The Universal Christ

"The resurrection gives us a Christ who is spiritually present; the Holy Spirit gives us a Christ who is universally present. By the coming of the Holy Spirit the risen Christ is made omnipresent, and the whole process of revelation here and now completed. Nothing higher can be looked for until the veil is dropped on the other side. Momentous consequences follow the acceptance of this truth. If the age of the Spirit under which we are now living marks the final outgoing of God to man; if the God who is manifested in Christ is every-where present in the Spirit; if through the medium-ship of the Spirit he dwells in the inner sanctuary of the soul; if he is not only with man, but in man; if through the Holy Spirit his presence within the soul is realized as the presence of Christ, then the time foretold by Jesus has come when temples and shrines are no longer indispensable, when every man has immediate access to God as the Father, and when every humble receptive soul may become "an habitation of God in the Spirit." "
- James Mann Campbell (The Presence, p. 89)

The New Covenant Gift of the Spirit

"Let us recall the three considerations that have been
mentioned. First, that our Lord Himself in His Divine-human nature was on earth, and is now in heaven, possessed of the fulness of the Spirit, and this in such a manner that the Spirit entered into all He was in the one sphere, and enters into all He is in the other. Secondly, that the Spirit given us by our Lord in His glorified condition is His own Spirit in the most definite and particular meaning of the words. Thirdly, that when the Spirit is bestowed upon us He must be made inwardly and experimentally ours, entering into all that we are in a manner similar to that in which He entered into all that Jesus was and is. Let us fix these three points distinctly in our minds, and it will follow that the Spirit promised as the chief gift of the New Covenant is pervaded by human as well as Divine elements. As the Spirit of the exalted and glorified Lord, He is not the Third Person of the Trinity in His absolute and metaphysical existence, but that Person as He is mediated through the Son, who is human as well as Divine. It is on this particular aspect of His being that He diffuses Himself through the members of Christ's body, and abides in them. Only as human, entering into and coalescing with what is human, can He be also our Spirit dwelling in a living and real way within us."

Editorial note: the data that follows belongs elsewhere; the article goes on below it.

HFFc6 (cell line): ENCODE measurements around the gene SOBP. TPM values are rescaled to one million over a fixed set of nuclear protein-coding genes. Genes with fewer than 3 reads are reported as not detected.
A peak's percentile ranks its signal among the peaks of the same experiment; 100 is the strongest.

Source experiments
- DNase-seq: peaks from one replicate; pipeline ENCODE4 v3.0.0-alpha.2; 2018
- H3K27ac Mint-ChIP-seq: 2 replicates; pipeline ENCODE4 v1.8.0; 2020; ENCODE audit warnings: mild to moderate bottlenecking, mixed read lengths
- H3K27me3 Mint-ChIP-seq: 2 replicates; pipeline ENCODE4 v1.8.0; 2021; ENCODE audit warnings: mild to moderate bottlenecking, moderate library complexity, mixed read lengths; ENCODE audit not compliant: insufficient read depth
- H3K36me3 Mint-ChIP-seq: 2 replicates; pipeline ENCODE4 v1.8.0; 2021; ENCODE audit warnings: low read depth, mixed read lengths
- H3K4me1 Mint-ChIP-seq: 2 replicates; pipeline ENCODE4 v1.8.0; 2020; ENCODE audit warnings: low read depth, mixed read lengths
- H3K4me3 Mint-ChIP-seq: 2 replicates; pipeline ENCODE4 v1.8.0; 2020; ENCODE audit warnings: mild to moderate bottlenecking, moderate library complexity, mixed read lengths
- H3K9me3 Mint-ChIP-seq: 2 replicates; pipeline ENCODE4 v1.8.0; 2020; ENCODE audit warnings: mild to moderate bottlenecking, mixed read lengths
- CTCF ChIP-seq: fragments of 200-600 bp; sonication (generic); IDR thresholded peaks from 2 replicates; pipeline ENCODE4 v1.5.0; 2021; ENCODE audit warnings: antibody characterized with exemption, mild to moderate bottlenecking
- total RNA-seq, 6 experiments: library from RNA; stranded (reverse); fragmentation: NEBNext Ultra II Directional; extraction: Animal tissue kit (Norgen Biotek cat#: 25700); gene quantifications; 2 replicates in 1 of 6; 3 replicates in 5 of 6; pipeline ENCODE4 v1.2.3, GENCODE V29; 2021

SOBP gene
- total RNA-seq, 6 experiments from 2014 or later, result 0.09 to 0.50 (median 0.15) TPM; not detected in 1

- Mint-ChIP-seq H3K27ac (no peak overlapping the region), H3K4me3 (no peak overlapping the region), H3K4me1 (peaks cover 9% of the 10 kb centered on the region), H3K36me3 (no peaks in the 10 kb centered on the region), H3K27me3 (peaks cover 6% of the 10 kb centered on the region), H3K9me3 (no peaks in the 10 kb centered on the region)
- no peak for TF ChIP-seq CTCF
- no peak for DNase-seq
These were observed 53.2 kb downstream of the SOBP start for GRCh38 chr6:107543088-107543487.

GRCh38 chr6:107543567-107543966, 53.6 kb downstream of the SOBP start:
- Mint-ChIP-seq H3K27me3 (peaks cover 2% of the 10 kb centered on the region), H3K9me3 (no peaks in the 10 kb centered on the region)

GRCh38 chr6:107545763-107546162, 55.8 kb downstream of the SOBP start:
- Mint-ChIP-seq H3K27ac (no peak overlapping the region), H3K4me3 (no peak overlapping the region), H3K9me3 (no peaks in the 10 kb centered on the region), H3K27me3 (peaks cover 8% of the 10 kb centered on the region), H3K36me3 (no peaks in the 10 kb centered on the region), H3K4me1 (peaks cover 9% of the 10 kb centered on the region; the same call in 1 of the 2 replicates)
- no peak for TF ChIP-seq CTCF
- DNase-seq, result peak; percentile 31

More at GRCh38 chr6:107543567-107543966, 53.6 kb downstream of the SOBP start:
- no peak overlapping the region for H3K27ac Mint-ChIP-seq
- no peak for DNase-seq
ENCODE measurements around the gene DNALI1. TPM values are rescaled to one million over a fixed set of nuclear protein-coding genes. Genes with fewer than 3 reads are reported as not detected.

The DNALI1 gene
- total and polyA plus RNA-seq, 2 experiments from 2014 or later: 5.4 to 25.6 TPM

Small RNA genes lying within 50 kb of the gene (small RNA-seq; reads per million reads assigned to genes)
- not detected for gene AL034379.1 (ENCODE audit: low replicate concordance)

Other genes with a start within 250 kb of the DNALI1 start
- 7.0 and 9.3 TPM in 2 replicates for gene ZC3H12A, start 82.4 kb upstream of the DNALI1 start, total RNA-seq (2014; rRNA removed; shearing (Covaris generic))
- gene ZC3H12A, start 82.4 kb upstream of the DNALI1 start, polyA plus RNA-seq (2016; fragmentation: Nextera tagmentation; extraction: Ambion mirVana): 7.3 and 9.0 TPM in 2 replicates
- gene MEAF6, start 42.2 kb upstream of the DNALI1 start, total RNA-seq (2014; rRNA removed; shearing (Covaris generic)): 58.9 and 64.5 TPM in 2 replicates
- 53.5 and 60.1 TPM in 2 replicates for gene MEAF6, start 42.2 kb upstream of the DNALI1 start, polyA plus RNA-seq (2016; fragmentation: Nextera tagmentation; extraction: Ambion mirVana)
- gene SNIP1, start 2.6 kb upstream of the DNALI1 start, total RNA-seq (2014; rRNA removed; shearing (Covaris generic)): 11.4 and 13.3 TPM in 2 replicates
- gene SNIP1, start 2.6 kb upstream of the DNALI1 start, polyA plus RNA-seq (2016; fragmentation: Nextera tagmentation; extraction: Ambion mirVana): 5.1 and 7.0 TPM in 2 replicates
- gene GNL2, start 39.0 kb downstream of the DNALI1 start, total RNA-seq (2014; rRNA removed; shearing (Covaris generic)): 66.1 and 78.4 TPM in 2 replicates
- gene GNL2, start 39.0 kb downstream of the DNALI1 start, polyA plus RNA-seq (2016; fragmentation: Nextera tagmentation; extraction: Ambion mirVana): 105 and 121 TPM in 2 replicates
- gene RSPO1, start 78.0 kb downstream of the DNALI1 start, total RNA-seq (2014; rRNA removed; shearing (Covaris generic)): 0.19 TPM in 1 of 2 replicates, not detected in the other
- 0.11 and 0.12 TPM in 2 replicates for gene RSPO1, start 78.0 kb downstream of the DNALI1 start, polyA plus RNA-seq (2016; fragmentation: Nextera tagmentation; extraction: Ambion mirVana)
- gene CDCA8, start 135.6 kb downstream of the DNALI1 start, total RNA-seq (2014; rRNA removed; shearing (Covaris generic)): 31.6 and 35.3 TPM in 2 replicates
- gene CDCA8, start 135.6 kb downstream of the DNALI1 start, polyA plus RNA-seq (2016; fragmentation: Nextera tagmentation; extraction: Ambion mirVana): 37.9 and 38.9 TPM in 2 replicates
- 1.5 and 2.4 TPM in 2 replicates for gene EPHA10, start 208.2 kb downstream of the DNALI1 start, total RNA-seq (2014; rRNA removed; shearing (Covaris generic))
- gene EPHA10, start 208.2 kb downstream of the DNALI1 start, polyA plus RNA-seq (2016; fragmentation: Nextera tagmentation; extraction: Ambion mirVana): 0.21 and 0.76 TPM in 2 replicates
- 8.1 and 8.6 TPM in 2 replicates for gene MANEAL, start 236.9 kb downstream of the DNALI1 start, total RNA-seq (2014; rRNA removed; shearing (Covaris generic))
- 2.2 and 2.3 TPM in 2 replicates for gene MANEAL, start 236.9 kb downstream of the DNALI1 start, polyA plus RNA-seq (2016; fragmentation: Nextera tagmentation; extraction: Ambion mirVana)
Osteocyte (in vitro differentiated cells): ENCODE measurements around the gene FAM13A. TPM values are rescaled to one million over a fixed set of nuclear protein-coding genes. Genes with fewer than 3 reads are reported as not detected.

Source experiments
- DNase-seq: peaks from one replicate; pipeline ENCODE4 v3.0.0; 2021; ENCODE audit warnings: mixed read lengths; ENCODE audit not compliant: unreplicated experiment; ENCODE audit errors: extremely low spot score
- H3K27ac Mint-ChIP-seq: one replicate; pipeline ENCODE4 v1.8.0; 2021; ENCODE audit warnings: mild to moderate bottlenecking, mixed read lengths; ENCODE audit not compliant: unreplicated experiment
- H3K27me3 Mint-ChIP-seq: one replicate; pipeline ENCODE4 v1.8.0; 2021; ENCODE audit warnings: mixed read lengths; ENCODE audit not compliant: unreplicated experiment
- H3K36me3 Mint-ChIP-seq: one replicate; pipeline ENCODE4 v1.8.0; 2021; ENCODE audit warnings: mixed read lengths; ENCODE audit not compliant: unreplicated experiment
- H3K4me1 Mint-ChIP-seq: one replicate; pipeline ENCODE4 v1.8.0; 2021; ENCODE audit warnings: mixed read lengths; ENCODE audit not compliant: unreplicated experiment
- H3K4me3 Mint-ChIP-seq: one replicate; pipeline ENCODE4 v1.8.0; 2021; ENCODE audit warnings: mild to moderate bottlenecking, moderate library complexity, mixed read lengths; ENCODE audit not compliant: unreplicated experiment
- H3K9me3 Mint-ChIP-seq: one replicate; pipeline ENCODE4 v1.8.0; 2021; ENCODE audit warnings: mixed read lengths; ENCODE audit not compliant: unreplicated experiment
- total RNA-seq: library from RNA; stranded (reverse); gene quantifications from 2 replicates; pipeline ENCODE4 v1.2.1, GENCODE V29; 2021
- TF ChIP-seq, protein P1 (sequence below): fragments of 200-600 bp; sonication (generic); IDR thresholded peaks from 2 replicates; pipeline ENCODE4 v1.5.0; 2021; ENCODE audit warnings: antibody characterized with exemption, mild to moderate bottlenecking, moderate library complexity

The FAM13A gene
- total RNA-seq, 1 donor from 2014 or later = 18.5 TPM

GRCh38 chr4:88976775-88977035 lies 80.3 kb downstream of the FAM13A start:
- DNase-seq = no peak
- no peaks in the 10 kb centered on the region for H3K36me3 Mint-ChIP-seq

- William Milligan (The Ascension and Heavenly Priesthood of Our Lord, p. 189)

Sunday, September 11, 2016

The voice of Christ's consciousness: "Life in Himself", part 5 of 6

  "Experience easily misses this — and fails, in
consequence, to provide us with testimony to the
truth of this voice which out of Christ's inmost
consciousness struck upon the ears of men. It is
not an easy thing to surrender the whole nature
to the play of another. To set our life under
the grip of another life, and then to abandon all
attempt at interfering with the influence of that
other life upon ours, is not such a simple thing :
we are too restless, too prone to put forth our
hands when they ought to be still and to speak
when we ought to be silent — too anxious to make
ourselves instead of letting ourselves be made —
for that. And this life-creating Christ does not
do for us all He might, because we do not truly
adjust our lives to His. We easily bring our-
selves into some sort of relationship with Christ ;
and, because it is impossible to be in any sincere
relationship with Christ without being the better
for it, we rejoice over the grace which even our
imperfect relationship bestows, and forget the
grace which through the imperfection of our rela-
tionship we lose. All is not done on our part,
and all is not done on the Christ's part, until
we transcend all other relations, and rise into this
relation — or fall into this relation, should rather
be said — the relation of surrendering all we are
to the play and influence and re-creative power
of all He is. Many steps we may have climbed
up the ladder that brings us near to Christ — has
the last flight been taken, the flight which carries
our life to nestle in the deepest recesses of His
own?"

- Henry William Clark (The Christ from without and within; a study of the Gospel by St. John, pgs. 127-128)

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